After that, there are still one-on-one meetings like we used to have in the past, and, of course, there is still an audience. We kept that because we feel it is a very good part of the Forum—it’s an experience that’s not only for the pitchers and the decision-makers. People observing [the pitch] can see what’s happening out in the field, and they can get the latest information about what the broadcasters and funds et cetera are looking for. That transparency is very valuable to us. Obviously, there are new people coming into the industry all the time, so this is a good learning experience.

You received 730 submitted projects this year. Is that more or less than normal?
Well there’s never a normal year. This year we had 20 less than last year, but last year we had more than a hundred more compared to the previous year. Still, it’s really an immense amount of projects, and it shows that there is a keen interest in coming to the Forum, because people see it as an effective way to gain interest for the project, not only to raise the finance but also to network and hear the response to their project, because making a film is a long trajectory. You realize that when you see the results of the Forum: we have films in the main festival that were first pitched here three, four years ago or maybe more.

IDFA’s pursuit of gender parity has been the big story for the festival this year. How did that affect your selection?
Of course that was on our minds, but when we first went through the list—as a selection team, because it’s a group effort—we simply asked: “What are the most interesting projects to us? Which projects deserved to be presented?” And then when we made the first draft of what we thought the program should be, it turned out that more than 50% of our choices were films made by women.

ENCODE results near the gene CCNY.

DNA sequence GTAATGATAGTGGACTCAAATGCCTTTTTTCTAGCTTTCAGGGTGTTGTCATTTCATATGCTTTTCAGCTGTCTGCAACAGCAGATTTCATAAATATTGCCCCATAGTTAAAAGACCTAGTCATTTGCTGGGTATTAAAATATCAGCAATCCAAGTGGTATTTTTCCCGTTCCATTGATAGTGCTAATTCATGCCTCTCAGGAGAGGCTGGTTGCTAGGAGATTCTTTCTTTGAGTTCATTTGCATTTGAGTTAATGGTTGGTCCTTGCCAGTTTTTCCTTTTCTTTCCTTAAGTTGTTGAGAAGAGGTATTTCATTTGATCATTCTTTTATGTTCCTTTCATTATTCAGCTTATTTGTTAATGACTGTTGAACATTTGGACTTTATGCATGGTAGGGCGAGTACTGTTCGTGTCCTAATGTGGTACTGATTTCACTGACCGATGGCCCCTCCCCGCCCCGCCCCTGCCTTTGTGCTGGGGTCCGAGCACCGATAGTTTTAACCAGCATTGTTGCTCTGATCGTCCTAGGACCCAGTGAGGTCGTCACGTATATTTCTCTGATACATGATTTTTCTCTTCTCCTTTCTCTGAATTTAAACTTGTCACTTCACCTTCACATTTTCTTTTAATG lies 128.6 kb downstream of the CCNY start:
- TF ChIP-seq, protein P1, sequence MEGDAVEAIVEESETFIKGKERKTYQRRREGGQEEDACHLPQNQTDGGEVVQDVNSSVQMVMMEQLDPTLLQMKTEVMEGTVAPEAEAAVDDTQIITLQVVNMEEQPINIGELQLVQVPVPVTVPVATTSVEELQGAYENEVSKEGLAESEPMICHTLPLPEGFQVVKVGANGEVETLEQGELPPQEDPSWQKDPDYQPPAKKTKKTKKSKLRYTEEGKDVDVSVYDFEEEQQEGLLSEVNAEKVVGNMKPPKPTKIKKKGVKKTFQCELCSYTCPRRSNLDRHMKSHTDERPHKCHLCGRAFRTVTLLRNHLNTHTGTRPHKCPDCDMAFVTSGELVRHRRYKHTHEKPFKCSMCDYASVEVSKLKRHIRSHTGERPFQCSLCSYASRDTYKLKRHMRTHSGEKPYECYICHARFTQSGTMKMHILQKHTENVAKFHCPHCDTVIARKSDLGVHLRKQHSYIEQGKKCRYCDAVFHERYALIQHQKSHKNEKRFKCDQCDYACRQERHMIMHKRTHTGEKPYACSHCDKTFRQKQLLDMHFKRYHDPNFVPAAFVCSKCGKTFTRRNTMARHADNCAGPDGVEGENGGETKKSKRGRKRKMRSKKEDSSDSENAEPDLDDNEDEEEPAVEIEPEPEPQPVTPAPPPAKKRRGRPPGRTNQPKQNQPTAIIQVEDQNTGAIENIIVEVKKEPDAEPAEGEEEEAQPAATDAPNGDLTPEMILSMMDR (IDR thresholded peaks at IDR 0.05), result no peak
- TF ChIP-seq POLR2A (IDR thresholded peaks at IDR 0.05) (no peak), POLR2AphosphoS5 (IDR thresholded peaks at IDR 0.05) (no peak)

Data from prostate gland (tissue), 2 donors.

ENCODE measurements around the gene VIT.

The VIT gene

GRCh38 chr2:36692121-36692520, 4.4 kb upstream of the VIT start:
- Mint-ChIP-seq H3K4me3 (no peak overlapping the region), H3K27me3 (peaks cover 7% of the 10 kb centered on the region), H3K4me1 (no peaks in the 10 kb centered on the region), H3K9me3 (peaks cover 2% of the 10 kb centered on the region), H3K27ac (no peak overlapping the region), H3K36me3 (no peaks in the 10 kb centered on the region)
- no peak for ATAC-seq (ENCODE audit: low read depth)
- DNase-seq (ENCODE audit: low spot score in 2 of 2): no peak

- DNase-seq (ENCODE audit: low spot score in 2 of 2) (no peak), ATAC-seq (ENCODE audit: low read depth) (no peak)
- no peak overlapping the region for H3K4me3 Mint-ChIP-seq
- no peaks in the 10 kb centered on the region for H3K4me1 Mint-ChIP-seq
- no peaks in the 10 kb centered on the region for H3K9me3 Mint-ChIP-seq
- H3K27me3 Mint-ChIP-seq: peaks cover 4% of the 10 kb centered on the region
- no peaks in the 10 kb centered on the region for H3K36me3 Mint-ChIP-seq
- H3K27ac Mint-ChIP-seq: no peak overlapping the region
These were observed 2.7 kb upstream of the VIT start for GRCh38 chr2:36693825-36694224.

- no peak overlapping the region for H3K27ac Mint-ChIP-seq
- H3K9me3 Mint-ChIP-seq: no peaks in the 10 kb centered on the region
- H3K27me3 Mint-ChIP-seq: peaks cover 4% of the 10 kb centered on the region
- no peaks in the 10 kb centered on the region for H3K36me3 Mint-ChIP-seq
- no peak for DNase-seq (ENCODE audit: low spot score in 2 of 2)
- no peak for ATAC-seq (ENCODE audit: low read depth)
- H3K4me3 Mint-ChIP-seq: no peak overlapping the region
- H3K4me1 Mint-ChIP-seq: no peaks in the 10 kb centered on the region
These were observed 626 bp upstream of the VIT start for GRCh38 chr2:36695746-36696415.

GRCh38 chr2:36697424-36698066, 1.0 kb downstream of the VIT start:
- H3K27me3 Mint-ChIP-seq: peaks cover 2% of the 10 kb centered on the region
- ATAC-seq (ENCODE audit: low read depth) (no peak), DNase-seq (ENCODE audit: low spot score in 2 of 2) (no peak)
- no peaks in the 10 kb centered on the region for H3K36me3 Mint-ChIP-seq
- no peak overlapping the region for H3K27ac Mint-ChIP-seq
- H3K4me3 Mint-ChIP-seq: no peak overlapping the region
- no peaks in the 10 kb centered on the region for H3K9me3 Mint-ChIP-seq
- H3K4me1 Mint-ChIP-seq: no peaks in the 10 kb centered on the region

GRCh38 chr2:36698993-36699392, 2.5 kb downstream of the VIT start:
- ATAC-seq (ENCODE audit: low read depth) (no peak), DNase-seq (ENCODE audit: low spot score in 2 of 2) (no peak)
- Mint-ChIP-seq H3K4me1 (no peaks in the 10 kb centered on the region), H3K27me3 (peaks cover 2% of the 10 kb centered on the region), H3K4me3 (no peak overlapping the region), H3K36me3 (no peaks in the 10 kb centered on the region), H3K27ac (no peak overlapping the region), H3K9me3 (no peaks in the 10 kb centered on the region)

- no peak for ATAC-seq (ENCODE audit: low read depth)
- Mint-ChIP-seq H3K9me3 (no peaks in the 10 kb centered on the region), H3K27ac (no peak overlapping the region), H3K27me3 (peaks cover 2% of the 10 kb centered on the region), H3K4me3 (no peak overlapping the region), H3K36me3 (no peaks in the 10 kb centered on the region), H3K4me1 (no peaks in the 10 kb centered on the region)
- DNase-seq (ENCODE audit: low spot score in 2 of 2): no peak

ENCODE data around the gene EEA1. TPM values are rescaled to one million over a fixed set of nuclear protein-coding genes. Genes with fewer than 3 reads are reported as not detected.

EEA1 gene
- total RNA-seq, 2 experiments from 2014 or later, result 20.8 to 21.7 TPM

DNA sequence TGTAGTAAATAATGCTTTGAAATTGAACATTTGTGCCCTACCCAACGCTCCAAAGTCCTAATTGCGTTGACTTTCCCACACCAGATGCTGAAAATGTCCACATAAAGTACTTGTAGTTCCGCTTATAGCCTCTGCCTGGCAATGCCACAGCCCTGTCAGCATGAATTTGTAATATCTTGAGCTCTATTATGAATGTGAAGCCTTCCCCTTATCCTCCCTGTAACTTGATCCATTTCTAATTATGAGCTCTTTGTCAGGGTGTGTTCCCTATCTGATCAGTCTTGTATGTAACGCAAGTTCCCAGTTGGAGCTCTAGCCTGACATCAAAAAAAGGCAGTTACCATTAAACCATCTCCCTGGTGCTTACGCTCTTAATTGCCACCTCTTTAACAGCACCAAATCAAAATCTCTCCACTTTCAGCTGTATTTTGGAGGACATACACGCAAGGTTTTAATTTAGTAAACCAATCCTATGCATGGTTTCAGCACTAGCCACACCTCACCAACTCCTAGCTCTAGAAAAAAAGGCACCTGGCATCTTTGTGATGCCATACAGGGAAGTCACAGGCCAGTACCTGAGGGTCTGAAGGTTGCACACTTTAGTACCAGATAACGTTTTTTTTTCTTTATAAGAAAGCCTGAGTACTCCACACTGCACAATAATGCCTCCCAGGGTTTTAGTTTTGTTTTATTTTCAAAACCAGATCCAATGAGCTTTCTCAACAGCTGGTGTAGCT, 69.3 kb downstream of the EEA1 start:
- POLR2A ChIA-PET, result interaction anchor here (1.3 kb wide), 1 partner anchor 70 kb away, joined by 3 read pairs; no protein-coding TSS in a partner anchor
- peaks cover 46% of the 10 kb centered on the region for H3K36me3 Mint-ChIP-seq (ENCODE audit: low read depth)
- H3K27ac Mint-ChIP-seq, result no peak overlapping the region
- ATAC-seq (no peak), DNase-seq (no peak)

So it was a really interesting experience. In the past years it was much closer to 50%—perhaps there were a few more men than women. But it’s also very interesting when you see that it’s a trend in the market as well: women are getting more chances, and that is what we’re seeing in the Forum.

What kind of trends have you seen coming through?
The big issues of our time. Questions like, “How are we related as human beings to technology?” We’ve got films about technology, science, and how we, as human beings, relate to that—what are the ethical questions we should ask ourselves? These are films that are designed to make us realize that we should ask all kinds of ethical and philosophical questions.

But of course we also have lots of deeply human stories as well. For example, “The Golden Thread,” about textile workers in India, by Nishtha Jain, which is a beautiful, almost immersive project. It really speaks about the human condition in the changing industrial world. And there’s also a beautiful project from Russia called “How to Save a Dead Friend.” It gives us a totally different view on modern-day Russia.

Pictured: “Alice in Mother’s Land”